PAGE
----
By Nick Anderson
Washington Post Staff Writer
Sunday, December 13, 2009; A05
Federal funding for performance pay in public schools would quadruple, to $400 million a year, under a bill moving through Congress that reflects the growing political momentum behind an education reform idea once considered anathema to many Democrats and labor leaders.
The Teacher Incentive Fund, launched during the Bush administration, has become a priority for President Obama. It has awarded more than 30 grants to school systems, states and public charter schools to develop new ways to reward top-performing teachers and principals in high-needs schools, with student test scores a significant factor but not the only one. Classroom evaluations are also considered.
The Prince George's County school system, one of the grant recipients, this month distributed $1.1 million in bonuses to 279 teachers and administrators from a dozen schools who volunteered for a trial program that ties cash awards to classroom performance.
The increase in performance pay funding, now at $97 million a year, is included in an omnibus spending bill approved by the House on Thursday. The Senate is expected to vote on the measure Sunday, and Obama has said he will sign it.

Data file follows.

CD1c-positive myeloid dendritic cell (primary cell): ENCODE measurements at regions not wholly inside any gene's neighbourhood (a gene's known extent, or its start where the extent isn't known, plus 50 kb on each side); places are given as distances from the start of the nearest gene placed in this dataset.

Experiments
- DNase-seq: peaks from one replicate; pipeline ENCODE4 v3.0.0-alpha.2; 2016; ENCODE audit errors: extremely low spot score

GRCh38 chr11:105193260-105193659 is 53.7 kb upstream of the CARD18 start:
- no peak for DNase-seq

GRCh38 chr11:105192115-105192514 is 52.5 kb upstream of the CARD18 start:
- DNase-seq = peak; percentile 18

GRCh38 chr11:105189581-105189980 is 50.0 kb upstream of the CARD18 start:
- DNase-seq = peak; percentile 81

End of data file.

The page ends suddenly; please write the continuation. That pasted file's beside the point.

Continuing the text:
"If we want our students to succeed, we have to begin giving our teachers the respect and resources they deserve," Rep. George Miller (D-Calif.), chairman of the House Education and Labor Committee, said in a statement. "This will require a seismic shift in the way we talk about and treat teachers and it starts with this important investment in programs that reward teacher excellence."
Many educators make a distinction between performance pay, which is based on multiple criteria, and merit pay, which they say is a more simplistic approach that offers bonuses for high test scores. Labor unions have long criticized merit pay as unfair, but in recent years they have begun to team up with school systems on performance pay plans. Such plans sometimes offer bonuses to the entire staff of a school in a poor neighborhood that exceeds testing targets -- an incentive, advocates say, to help keep top talent in places where it is needed most.
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